Appeal from the District Court of Campbell County The Honorable John R. Perry, Judge
The opinion of the court was delivered by: Voigt, Justice.
Before KITE, C.J., and GOLDEN, HILL, VOIGT, and BURKE, JJ.
NOTICE: This opinion is subject to formal revision before publication in Pacific Reporter Third. Readers are requested to notify the Clerk of the Supreme Court, Supreme Court Building, Cheyenne, Wyoming 82002, of any typographical or other formal errors so that correction may be made before final publication in the permanent volume.
[¶1] The appellant was convicted of one count of sexual abuse of a minor and one count of attempted sexual abuse of a minor. In this appeal from those convictions, the appellant challenges the district court's admission of evidence of a prior conviction, and he accuses the prosecutor of committing misconduct during closing argument. Finally, he relies upon the cumulative error doctrine. Finding no error, we affirm.
[¶2] 1. Does the doctrine of invited error bar the appellant from raising in this appeal issues concerning the admission of evidence of his prior conviction?
2. Did plain error occur as a result of prosecutorial misconduct during closing argument?
3. Does the doctrine of cumulative error require reversal of the appellant's convictions?
[¶3] The sordid details of the encounter between the appellant and his victim are not particularly relevant to our analysis of the appellate issues. Briefly stated, the State produced evidence that the appellant manually stroked the penis of a twelve-year-old boy and attempted to insert a finger into the boy's anus. Further, the State proved that DNA consistent with that of the appellant was found on a swab taken from the boy's penis.
Does the doctrine of invited error bar the appellant from raising in this appeal issues concerning the admission of evidence of his prior conviction?
[¶4] Where an objection has been made, we review a district court's decision as to the admissibility of evidence for abuse of discretion. Majors v. State, 2011 WY 63, ¶ 24, 252 P.3d 435, 441 (Wyo. 2011). Where "no objection is lodged in the trial court to the evidence challenged on appeal, we apply our plain error standard of review." Roden v. State, 2010 WY 11, ¶ 9, 225 P.3d 497, 500 (Wyo. 2010). These standards of review are inapplicable, however, where the appellant has not only failed to object at trial, but has affirmatively acted to introduce or allow introduction of the evidence. "[T]he doctrine of invited error prohibits a party from raising error on appeal that was induced by the party's own actions." Martin v. State, 2007 WY 76, ¶ 34, 157 P.3d 923, 930-31 (Wyo. 2007); see also Bromley v. State, 2007 WY 20, ¶ 35, 150 P.3d 1202, 1212 (Wyo. 2007) and Butcher v. State, 2005 WY 146, ¶ 29, 123 P.3d 543, 552 (Wyo. 2005). The invited error doctrine applies in this case.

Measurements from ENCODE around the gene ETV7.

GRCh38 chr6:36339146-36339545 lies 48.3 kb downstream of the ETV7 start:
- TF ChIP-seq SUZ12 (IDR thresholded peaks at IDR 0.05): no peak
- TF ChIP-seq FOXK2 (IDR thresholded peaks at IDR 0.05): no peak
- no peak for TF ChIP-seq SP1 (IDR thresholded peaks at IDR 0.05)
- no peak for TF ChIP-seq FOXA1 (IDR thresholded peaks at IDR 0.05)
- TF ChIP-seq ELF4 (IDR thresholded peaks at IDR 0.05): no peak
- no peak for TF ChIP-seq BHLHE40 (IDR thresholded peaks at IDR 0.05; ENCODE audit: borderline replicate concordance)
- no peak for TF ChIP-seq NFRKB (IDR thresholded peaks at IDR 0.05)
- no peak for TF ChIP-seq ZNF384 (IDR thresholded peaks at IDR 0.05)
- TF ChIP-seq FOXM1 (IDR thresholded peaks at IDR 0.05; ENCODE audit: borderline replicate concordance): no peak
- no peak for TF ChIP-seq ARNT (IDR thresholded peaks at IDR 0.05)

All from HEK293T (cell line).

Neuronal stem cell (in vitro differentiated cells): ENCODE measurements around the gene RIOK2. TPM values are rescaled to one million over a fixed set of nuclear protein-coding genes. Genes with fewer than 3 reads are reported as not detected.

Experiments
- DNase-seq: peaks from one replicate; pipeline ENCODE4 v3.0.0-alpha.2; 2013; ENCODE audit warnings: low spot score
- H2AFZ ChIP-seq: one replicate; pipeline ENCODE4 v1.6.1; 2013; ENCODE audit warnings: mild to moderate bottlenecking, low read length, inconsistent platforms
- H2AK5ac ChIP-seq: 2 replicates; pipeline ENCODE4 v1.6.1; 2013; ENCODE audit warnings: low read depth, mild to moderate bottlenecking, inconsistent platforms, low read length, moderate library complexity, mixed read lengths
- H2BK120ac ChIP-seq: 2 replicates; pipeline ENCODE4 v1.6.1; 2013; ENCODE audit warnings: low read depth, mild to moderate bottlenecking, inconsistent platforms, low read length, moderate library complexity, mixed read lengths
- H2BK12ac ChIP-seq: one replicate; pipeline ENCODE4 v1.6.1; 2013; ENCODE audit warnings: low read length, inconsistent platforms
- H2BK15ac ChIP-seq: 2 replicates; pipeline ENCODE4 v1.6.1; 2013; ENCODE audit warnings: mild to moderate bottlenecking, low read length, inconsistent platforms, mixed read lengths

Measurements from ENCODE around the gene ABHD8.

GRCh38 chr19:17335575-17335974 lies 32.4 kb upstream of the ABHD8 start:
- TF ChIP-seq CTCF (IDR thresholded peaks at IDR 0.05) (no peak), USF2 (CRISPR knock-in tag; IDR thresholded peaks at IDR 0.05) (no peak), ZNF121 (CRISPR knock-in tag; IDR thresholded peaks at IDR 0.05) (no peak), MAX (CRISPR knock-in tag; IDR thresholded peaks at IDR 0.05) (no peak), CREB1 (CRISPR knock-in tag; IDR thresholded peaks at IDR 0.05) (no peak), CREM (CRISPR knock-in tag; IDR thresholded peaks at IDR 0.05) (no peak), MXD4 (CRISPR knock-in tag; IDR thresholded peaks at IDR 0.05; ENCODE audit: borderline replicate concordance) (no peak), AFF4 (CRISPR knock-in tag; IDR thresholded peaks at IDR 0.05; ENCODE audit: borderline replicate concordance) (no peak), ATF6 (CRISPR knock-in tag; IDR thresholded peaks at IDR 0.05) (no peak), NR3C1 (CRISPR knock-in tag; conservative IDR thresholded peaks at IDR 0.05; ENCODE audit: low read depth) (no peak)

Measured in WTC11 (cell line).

[¶5] The appellant filed a pretrial motion seeking disclosure by the State of any evidence it intended to introduce under W.R.E. 404(b) or under W.R.E. 609. In a nutshell, W.R.E. 404(b) allows admission of uncharged misconduct evidence, under limited circumstances, if such evidence is probative of such things as motive or intent. W.R.E. 609, on the other hand, allows admission of evidence of prior criminal convictions, under limited circumstances, for the purpose of impeaching the credibility of a witness. The State's response to the appellant's motion indicated the State's intent to introduce evidence that the appellant had a prior conviction in Iowa for "lascivious acts with a child." While analyzing the evidence primarily under W.R.E. 404(b), the State reserved the right to argue for its admission under W.R.E. 609.
[¶6] The district court heard the motion during a pretrial conference several months before trial. In the midst of a brief generalized discussion concerning what the district court characterized as "the 404(b) issue," the following colloquy occurred:
[PROSECUTOR]: . . . . Probably goes more to 609.
THE COURT: All right. [Defense Counsel], what would you like me to know?
[DEFENSE COUNSEL]: Your Honor, certainly if [the appellant] intends to take the stand within the last ten years of him being released -- I believe it was 2001 from custody -- I would think that information should come in.
However, without [the appellant] taking the stand, I think this is exactly the type of material that we would hope to keep out. I think it's highly prejudicial. I think without [the appellant's] testimony, based on the evidence the State may introduce, I think there's a good possibility [the appellant] could be convicted, based almost wholly on this charge itself.. . . .
THE COURT: Okay. I'll take this one under advisement. . . .
[¶7] The chronology of events and non-events that followed leads us to the conclusion that the appellant is barred from raising this issue on appeal. To begin with, the district court never ruled upon the matter, and it does not appear from the record that the appellant ever sought such a ruling. Further, the State did not mention the prior conviction during its opening statement or during the examination of any of its witnesses, and rested its case with no mention of the prior ...